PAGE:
MTA Press Releases

Press Release
July 25, 2018
MTA Advances Initiative to Bring Bus Rapid Transit System to North Shore of Staten Island

BRT to Provide Faster Travel Between St. George Ferry Terminal and West Shore Plaza for More Than 12,000 Residents 

24-Month Study to Generate Final Environmental Impact Statement on Project

The Metropolitan Transportation Authority (MTA) Board voted today to move forward with the development of a new Bus Rapid Transit (BRT) system to provide faster travel along Staten Island’s North Shore to and from the St. George Ferry Terminal for more than 12,000 people.

“We are committed to ensuring all Staten Islanders see immediate improvements to their transit service that is commensurate with the growth and population changes the borough has experienced over the past decade,” said NYC Transit President Andy Byford.

“Next month we are making the first sweeping change on Staten Island by completely redesigning the express bus network, and we’re wasting no time in ensuring the North Shore BRT receives the same level of commitment,” said Darryl Irick, President of MTA Bus Company and Senior Vice President of NYC Transit Department of Buses.  “We look forward to continuing our collaboration with the community to bringing this project to fruition.”

A BRT system was chosen among various alternatives after extensive community outreach and analysis by planners and experts.  An environmental study will now be prepared for the BRT system, which will serve as a crucial transit option in an area that has previously lacked efficient alternatives. This project is progressing alongside the complete redesign of Staten Island’s express bus network, which is launching on Aug. 19.  All of these improvements are part of the NYC Transit Bus Plan, which is a major pillar of the Fast Forward Plan to modernize all aspects of NYC Transit.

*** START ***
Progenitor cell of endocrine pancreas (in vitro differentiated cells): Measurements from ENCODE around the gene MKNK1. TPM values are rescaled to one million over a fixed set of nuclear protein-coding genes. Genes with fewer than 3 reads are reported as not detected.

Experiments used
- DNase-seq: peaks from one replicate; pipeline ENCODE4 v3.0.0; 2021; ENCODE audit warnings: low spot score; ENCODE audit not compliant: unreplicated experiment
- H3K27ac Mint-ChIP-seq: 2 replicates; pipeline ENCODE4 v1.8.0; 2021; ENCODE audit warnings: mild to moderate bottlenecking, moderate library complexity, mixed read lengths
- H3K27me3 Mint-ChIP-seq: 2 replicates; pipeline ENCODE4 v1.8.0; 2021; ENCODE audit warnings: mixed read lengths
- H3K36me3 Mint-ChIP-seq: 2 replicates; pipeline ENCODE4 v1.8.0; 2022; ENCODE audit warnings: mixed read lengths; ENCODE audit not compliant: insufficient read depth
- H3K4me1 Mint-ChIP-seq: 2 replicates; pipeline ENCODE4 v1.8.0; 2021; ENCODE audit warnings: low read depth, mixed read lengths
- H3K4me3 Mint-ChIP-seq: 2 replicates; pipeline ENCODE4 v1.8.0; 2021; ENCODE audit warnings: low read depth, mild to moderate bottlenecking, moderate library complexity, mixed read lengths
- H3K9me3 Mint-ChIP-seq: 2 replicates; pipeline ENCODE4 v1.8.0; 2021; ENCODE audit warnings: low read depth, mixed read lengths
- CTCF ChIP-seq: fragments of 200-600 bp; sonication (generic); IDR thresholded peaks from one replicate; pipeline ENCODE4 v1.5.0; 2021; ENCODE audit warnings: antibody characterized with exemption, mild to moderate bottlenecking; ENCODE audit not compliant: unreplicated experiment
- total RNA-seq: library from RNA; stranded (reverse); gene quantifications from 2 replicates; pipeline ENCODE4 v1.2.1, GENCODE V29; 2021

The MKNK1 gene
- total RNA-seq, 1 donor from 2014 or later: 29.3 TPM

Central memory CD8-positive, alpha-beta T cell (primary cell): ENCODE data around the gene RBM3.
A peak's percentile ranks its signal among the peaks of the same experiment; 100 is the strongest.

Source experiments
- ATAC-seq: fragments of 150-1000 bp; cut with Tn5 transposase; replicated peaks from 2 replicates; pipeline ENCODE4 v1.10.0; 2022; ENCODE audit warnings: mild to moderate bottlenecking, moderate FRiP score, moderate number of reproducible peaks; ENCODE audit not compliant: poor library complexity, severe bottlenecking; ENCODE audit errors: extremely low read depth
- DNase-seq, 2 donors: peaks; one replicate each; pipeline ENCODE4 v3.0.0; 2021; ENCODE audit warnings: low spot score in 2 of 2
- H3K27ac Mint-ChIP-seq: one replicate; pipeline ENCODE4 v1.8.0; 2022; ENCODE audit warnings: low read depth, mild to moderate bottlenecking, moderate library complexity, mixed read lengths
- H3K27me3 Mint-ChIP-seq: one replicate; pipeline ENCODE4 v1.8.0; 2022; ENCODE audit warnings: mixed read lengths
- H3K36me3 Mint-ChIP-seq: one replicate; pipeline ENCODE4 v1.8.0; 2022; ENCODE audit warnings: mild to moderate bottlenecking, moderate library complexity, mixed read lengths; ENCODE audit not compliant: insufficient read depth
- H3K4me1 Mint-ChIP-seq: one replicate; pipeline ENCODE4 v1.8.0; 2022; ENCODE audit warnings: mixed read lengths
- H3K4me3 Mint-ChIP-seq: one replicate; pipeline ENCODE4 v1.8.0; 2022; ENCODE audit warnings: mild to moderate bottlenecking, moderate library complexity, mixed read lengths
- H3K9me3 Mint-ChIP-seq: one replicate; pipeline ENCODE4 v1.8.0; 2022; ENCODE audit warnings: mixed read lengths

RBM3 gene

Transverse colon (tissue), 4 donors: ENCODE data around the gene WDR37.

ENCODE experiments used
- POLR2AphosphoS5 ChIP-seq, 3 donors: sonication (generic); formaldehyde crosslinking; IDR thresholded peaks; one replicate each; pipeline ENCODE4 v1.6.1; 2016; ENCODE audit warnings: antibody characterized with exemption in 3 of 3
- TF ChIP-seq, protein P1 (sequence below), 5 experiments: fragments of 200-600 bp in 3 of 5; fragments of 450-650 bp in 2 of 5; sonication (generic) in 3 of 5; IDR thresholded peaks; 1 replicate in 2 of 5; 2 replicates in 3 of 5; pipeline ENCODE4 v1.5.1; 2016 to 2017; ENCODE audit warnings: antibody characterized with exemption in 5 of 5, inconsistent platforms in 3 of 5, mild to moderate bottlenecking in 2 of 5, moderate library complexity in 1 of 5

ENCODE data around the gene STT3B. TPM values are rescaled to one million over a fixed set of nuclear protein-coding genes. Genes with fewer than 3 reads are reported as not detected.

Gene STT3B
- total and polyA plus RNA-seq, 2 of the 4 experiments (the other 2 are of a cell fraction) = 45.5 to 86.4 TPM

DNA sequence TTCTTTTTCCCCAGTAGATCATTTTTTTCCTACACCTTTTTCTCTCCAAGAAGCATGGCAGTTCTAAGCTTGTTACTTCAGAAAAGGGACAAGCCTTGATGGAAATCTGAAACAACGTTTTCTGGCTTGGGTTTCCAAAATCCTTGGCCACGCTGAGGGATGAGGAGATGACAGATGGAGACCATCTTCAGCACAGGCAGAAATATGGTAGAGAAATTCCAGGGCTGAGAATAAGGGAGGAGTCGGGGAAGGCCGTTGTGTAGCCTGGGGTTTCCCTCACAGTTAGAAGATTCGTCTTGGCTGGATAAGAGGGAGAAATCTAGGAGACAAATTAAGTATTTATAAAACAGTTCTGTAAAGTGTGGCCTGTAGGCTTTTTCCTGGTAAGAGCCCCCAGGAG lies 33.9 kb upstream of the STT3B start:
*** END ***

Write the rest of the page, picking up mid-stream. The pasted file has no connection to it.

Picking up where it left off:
The MTA Board voted today to approve a $4.8 million contract for VHB/STV North Shore Joint Venture to first provide an update to the Staten Island North Shore Alternatives Analysis, and then draft the engineering documentation required for the environmental study. Because new development adjacent to the St. George Ferry Terminal precludes the original design for a bus terminal and bus turnaround, both must be relocated. VHB/STV will examine creative new engineering solutions to implement the turnaround. This phase of the project is expected to take 24 months to complete and will begin later this year.


The BRT came out of the Staten Island North Shore Alternatives Analysis, which was sponsored by MTA New York City Transit and funded by the Staten Island Borough President’s Office. The study examined public transit alternatives for Staten Island's North Shore. NYC Transit, working closely with the public, selected the North Shore BRT system after an extensive analysis of the possible environmental impacts, engineering feasibility, ridership potential and costs of the alternatives, which included light rail, heavy rail and water taxi service. The BRT, along with being the most cost-effective option, allows buses already serving the North Shore neighborhoods to move quickly from the area to the St. George Ferry Terminal. This BRT system is projected to serve over 12,000 customers a day during the morning rush hour.  The system would take advantage of Select Bus Service features such as off-board fare collection and all door boarding, with the added advantage of its own exclusive right-of-way.